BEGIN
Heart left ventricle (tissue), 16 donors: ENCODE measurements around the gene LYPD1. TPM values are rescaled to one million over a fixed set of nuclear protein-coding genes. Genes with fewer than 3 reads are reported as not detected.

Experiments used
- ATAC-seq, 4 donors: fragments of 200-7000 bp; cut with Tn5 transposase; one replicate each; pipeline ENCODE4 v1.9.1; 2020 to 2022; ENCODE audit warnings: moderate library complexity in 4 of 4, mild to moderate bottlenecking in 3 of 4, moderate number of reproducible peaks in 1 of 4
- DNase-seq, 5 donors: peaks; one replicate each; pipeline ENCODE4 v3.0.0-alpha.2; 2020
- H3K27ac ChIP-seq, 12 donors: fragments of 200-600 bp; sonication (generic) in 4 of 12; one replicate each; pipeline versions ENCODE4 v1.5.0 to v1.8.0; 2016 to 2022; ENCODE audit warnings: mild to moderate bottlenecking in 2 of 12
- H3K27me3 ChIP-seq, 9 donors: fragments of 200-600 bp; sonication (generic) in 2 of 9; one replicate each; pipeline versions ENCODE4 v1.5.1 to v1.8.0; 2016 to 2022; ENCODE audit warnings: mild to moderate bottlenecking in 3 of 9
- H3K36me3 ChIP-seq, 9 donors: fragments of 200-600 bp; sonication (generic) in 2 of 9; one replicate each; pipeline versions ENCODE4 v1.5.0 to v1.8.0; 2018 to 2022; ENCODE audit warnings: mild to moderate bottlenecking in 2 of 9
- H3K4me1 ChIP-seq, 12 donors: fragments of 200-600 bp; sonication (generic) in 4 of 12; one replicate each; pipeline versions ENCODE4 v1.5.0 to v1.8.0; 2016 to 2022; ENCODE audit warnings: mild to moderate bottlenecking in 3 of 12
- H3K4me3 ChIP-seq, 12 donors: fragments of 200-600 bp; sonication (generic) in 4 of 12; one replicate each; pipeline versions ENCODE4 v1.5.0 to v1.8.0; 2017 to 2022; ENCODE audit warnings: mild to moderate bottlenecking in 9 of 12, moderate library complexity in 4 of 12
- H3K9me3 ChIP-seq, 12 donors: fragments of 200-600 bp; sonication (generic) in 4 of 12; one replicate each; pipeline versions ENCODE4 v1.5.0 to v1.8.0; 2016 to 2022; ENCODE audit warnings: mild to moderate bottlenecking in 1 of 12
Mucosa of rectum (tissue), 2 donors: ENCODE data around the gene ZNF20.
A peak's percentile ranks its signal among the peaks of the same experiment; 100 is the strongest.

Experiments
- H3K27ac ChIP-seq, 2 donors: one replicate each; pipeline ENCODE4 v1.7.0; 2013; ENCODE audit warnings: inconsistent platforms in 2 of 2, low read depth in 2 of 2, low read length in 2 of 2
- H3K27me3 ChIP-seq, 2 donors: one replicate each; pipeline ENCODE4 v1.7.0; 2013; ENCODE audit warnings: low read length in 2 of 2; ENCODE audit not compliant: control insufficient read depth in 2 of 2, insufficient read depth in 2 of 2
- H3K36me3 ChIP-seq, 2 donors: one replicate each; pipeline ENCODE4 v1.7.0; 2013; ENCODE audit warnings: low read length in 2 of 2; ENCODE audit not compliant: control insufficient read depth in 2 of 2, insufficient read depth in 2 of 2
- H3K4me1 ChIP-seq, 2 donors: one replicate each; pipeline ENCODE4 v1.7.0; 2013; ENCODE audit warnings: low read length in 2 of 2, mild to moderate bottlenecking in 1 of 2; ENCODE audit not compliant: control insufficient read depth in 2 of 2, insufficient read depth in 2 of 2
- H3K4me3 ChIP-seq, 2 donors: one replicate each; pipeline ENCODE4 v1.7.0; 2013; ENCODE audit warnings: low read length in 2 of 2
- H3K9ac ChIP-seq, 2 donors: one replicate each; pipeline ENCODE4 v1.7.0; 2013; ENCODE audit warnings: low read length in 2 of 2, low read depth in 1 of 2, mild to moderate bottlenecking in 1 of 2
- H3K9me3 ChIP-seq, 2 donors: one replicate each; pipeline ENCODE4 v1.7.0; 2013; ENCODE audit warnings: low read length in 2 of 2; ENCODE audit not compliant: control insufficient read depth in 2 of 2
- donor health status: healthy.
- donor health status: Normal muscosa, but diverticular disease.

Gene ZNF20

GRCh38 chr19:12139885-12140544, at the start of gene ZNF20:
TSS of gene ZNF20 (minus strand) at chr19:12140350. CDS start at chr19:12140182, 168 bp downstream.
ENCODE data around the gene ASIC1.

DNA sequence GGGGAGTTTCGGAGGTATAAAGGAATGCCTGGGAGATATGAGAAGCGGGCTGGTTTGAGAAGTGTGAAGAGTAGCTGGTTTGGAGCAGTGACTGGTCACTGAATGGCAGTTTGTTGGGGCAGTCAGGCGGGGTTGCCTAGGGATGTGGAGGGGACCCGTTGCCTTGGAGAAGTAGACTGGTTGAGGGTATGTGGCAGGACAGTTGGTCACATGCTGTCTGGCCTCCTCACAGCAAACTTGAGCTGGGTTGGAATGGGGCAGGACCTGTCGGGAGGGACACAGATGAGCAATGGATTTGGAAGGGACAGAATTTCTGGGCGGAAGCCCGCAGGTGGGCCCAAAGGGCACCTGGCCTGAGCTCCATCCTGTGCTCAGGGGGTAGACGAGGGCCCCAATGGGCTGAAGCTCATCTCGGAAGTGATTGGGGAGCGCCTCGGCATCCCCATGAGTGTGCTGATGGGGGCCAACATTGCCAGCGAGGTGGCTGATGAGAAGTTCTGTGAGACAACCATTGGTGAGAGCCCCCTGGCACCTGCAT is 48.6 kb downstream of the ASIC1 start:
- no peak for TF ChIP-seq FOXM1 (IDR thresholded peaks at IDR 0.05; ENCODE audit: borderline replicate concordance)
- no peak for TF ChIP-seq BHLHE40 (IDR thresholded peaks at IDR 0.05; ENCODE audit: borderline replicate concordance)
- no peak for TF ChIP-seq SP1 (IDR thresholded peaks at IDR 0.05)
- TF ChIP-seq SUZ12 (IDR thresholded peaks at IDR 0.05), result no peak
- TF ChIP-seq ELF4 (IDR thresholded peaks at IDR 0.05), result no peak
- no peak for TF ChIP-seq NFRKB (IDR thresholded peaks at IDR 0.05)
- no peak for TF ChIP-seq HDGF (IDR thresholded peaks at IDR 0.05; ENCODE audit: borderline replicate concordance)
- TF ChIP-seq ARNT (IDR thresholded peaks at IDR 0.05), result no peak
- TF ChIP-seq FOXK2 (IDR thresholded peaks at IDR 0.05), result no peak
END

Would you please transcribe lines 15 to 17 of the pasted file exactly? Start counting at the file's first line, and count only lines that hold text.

- H3K27me3 ChIP-seq, 2 donors: one replicate each; pipeline ENCODE4 v1.7.0; 2013; ENCODE audit warnings: low read length in 2 of 2; ENCODE audit not compliant: control insufficient read depth in 2 of 2, insufficient read depth in 2 of 2
- H3K36me3 ChIP-seq, 2 donors: one replicate each; pipeline ENCODE4 v1.7.0; 2013; ENCODE audit warnings: low read length in 2 of 2; ENCODE audit not compliant: control insufficient read depth in 2 of 2, insufficient read depth in 2 of 2
- H3K4me1 ChIP-seq, 2 donors: one replicate each; pipeline ENCODE4 v1.7.0; 2013; ENCODE audit warnings: low read length in 2 of 2, mild to moderate bottlenecking in 1 of 2; ENCODE audit not compliant: control insufficient read depth in 2 of 2, insufficient read depth in 2 of 2